Brian Chilson
ONE LRSD: Sen. Joyce Elliott, Rep. Tippi McCullough, and five members of the Black Caucus share their ideas for the future of the Little Rock School District.

In a press conference Wednesday morning, Sen. Joyce Elliott (D-Little Rock) was joined by five members of the Arkansas Legislative Black Caucus and Rep. Tippi McCullough (D-Little Rock) to condemn the use of school grades in determining the fate of Arkansas public schools and to call for a fully democratically-elected school board for the Little Rock School District. 

Reps. Jamie Scott, Ken Ferguson, Fred Allen, Vivian Flowers, John Walker and McCullough stood behind Elliott as she told reporters that the “source” of the issues facing Little Rock schools has been the “failure of the legislature to address the Lake View case,” referencing the Arkansas Supreme Court ruling that found the state is required to provide an adequate and equitable education. 


“You may punish Little Rock by closing schools, you may punish Little Rock by taking over the district, but five, 10 years from now, what is going to be different if we are not looking at the source from which all of the problems come?” Elliott asked. 

The senator said “every committee” at the capital should be working to address these sources and acknowledge that “a high performing school usually means a high performing neighborhood, and a low performing school usually means a marginalized or struggling neighborhood.” 


“You can’t just put people behind the eight ball and say, ‘Go do well,’ when we don’t address why they aren’t [doing well],” Elliott said. 

The state Board of Education will meet on Thursday to potentially add details to a framework it has already adopted that establishes three categories of schools. Under the framework, a new, nine-person school board would be elected November 2020. Schools that are rated “F” under the state accountability system would operate under “different” as-yet-unspecified leadership. These are called Category 3 schools in the framework. Other schools, slated to be combined or somehow otherwise be reconfigured, “may” operate under a locally elected board, under the state’s plan. These are described as Category 2 schools. Category 1 schools would include all other schools and would operate under a locally elected board, which under the framework, could have limited authority.


Elliott said this framework is “blatantly racist in effect,” saying that though Governor Hutchinson and board members have said that this is not the case, “you cannot have a framework built on three separate categories of schools and not understand that this is segregation.” 

Elliott then referred to a report released in September by the nonpartisan Bureau of Legislative Research on Arkansas’s education accountability system. Elliott said the report essentially revealed that the criteria used by the state to determine school performance is “junk science.” She also described the effects experienced by a school and its students when it receives an “F” grade. 

“What I think people don’t realize, especially some of my colleagues [who] I’ve tried to make this case with, is what happens to a school when it gets an ‘F’ label on it,” Elliott said. “It means that realtors begin to talk about our neighborhoods as not worthy of living in. It means that when people move to our city, the realtors are careful to tell them not to move into our neighborhoods because we have bad schools — all based on science that is really questionable. It means, most importantly, that this label gets tattooed on the brains of children who go to those schools.”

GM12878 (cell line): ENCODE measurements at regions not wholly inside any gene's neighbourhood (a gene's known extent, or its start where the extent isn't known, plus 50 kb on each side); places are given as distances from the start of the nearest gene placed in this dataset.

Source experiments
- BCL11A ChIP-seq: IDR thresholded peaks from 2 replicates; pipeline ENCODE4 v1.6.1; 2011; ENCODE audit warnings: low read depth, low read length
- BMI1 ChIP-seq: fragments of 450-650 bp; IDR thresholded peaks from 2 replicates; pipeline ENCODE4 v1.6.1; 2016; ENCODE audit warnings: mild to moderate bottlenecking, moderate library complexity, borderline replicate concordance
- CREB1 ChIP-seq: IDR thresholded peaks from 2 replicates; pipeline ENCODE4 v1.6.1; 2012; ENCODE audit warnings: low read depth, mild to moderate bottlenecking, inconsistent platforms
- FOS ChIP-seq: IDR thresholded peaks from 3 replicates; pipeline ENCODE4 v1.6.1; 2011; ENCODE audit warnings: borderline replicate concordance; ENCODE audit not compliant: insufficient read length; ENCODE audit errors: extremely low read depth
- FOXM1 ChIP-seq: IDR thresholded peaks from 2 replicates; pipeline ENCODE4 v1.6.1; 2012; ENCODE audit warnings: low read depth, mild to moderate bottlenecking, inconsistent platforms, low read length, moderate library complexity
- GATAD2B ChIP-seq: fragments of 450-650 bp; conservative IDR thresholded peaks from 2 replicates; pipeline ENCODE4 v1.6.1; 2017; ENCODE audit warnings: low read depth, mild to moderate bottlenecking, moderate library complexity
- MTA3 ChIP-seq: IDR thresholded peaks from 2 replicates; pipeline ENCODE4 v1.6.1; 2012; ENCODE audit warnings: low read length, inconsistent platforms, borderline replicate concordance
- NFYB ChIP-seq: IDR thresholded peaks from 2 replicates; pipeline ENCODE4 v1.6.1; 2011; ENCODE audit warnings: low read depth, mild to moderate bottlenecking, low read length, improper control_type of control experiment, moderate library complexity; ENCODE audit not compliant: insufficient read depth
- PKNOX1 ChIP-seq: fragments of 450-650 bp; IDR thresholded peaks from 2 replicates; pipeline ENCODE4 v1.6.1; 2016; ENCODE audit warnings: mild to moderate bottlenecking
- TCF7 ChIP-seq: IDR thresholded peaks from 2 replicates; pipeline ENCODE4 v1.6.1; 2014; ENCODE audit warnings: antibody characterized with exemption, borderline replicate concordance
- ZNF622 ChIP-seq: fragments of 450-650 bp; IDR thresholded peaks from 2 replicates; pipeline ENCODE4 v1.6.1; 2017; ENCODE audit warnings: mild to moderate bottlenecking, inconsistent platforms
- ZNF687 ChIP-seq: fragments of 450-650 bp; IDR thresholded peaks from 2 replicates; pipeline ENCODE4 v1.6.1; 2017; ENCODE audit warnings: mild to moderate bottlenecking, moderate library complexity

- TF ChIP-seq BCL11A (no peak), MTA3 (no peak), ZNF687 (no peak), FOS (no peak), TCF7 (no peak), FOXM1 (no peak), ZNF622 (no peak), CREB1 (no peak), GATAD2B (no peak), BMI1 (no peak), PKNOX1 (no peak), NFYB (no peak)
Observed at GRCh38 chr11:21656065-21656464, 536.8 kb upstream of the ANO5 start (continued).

“How would you like your child to walk around knowing that people with power, people who could do better, have simply labeled their school an ‘F’ school as if they are they problem?” Elliott continued. “If you think this doesn’t hurt these kids, you have to think about what it would mean to you to wear a scarlet ‘F’ on you every day.” 


Elliott said she and her peers want a fully democratically elected school board, as they want the “people of Little Rock” to determine “the plan” for the future of the school district, not the state Board of Education. The senator said they also want one LRSD, not one broken up into parts and overseen to varying degrees by the state and the school district, because “what happens here in Little Rock will be a model for what can happen in other places.” Elliott said the district also needs “community schools” with “wraparound services” for students, parents and families in which “everybody has an input” about how they operate, though she said these schools would not be a “long-term solution.” 

The senator said the final demand is a “fully, equitably funded” school district, the most important term being “equitable.” Elliott noted that collective desire for these changes marks a unique moment in the district’s history. 

“This is the first time I have seen, in our district, that across [Interstate 630], we have a unison of support, a unison of commitment for us to build the kind of schools our kids and our school district deserve,” Elliott said. 

Elliott ended her comments by saying she “appreciates” the proposal Mayor Frank Scott Jr. issued for the LRSD on Monday, which calls for a temporary, appointed school board to manage the district from January until a new board is elected in November 2020. Under Scott’s plan, the school board would oversee all schools in the district, including schools with F-grades designated by the state’s framework to be overseen by “different management.” Elliott said Scott’s plan “has a lot of promise in it,” but it may need some tweaking or understanding before she commits to it.